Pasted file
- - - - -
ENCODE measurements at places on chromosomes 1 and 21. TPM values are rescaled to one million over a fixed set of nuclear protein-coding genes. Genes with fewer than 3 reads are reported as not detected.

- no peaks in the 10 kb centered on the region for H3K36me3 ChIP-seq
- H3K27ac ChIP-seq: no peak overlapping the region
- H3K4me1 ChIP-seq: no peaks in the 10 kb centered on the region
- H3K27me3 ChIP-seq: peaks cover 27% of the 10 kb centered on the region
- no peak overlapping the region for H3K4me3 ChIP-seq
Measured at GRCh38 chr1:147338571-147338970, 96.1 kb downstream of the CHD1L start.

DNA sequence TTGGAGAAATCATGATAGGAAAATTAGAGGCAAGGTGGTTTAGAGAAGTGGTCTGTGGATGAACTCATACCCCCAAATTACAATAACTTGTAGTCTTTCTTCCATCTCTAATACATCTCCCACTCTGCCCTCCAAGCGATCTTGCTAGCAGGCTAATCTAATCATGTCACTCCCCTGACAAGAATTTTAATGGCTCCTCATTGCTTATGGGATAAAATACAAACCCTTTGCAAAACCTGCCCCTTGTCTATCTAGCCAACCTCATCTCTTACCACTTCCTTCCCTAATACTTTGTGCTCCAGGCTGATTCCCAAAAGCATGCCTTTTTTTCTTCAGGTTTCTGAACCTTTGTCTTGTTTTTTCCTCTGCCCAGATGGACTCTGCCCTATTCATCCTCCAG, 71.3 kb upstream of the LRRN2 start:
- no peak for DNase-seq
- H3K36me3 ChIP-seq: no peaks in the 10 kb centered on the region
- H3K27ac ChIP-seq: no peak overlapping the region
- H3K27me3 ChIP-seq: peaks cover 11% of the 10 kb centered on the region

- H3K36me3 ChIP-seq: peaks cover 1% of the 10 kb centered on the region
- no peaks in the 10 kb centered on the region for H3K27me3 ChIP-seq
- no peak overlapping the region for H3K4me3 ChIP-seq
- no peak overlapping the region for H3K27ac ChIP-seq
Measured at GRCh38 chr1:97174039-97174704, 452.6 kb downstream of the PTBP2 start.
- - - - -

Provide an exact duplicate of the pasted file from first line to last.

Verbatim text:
ENCODE measurements at places on chromosomes 1 and 21. TPM values are rescaled to one million over a fixed set of nuclear protein-coding genes. Genes with fewer than 3 reads are reported as not detected.

- no peaks in the 10 kb centered on the region for H3K36me3 ChIP-seq
- H3K27ac ChIP-seq: no peak overlapping the region
- H3K4me1 ChIP-seq: no peaks in the 10 kb centered on the region
- H3K27me3 ChIP-seq: peaks cover 27% of the 10 kb centered on the region
- no peak overlapping the region for H3K4me3 ChIP-seq
Measured at GRCh38 chr1:147338571-147338970, 96.1 kb downstream of the CHD1L start.

DNA sequence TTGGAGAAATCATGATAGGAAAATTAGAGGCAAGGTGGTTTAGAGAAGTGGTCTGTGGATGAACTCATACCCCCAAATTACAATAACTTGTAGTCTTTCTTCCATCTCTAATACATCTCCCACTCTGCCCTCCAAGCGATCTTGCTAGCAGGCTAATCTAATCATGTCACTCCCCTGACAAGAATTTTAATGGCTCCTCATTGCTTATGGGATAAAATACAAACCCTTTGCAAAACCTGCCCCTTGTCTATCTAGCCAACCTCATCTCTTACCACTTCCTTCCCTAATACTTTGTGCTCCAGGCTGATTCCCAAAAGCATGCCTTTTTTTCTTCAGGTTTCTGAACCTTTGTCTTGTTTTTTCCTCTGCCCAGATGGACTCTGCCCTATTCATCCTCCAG, 71.3 kb upstream of the LRRN2 start:
- no peak for DNase-seq
- H3K36me3 ChIP-seq: no peaks in the 10 kb centered on the region
- H3K27ac ChIP-seq: no peak overlapping the region
- H3K27me3 ChIP-seq: peaks cover 11% of the 10 kb centered on the region

- H3K36me3 ChIP-seq: peaks cover 1% of the 10 kb centered on the region
- no peaks in the 10 kb centered on the region for H3K27me3 ChIP-seq
- no peak overlapping the region for H3K4me3 ChIP-seq
- no peak overlapping the region for H3K27ac ChIP-seq
Measured at GRCh38 chr1:97174039-97174704, 452.6 kb downstream of the PTBP2 start.